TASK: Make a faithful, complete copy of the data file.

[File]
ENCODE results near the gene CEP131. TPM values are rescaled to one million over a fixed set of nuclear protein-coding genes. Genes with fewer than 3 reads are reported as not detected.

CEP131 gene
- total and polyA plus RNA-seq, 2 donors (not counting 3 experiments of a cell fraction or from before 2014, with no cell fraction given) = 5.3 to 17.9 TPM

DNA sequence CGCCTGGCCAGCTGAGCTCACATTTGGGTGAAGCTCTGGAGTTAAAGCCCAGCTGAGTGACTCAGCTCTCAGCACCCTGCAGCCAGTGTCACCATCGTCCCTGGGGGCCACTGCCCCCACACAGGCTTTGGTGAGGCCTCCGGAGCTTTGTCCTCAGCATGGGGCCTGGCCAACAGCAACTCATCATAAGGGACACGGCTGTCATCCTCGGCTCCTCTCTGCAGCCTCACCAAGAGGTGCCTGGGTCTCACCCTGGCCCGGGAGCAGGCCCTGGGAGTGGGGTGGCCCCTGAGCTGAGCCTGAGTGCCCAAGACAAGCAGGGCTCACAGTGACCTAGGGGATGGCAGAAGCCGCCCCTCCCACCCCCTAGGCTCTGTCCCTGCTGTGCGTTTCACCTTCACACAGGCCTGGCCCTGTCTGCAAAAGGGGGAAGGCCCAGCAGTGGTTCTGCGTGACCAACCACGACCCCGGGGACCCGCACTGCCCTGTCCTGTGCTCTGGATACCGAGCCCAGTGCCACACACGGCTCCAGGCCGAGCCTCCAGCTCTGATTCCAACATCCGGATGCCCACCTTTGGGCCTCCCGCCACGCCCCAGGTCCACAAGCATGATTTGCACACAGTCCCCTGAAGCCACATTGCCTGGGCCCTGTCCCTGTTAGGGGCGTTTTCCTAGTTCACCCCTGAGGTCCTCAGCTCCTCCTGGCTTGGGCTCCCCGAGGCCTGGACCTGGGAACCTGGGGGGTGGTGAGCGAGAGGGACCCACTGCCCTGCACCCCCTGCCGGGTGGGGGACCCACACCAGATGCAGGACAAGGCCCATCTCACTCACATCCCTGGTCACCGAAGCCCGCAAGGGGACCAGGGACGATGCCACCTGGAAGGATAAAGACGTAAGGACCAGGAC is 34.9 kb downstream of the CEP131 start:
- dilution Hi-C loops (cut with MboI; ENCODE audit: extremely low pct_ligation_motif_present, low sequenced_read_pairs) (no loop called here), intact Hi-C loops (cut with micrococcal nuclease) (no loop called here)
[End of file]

ENCODE results near the gene CEP131. TPM values are rescaled to one million over a fixed set of nuclear protein-coding genes. Genes with fewer than 3 reads are reported as not detected.

CEP131 gene
- total and polyA plus RNA-seq, 2 donors (not counting 3 experiments of a cell fraction or from before 2014, with no cell fraction given) = 5.3 to 17.9 TPM

DNA sequence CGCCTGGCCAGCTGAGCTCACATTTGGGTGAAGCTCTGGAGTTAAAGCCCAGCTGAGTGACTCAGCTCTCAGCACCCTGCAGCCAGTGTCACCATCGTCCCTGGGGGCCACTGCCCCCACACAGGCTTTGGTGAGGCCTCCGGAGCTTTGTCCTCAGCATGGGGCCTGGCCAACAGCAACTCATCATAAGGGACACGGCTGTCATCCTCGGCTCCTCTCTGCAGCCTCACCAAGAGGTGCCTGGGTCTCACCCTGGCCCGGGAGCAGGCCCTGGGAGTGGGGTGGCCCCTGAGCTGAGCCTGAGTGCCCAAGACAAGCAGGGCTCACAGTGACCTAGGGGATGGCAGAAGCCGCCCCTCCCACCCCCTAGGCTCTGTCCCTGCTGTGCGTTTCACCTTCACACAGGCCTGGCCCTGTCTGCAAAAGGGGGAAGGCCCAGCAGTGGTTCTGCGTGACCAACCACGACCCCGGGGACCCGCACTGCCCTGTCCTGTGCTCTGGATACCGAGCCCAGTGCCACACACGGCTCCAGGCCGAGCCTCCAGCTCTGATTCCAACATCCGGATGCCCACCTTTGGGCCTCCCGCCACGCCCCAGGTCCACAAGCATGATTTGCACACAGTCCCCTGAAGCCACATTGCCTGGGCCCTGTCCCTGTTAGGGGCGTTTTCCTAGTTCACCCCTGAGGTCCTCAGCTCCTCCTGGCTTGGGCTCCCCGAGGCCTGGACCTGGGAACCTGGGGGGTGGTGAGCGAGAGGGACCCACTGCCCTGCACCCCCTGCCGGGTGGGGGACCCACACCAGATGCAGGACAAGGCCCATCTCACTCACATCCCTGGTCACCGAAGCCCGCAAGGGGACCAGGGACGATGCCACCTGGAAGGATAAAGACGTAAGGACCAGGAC is 34.9 kb downstream of the CEP131 start:
- dilution Hi-C loops (cut with MboI; ENCODE audit: extremely low pct_ligation_motif_present, low sequenced_read_pairs) (no loop called here), intact Hi-C loops (cut with micrococcal nuclease) (no loop called here)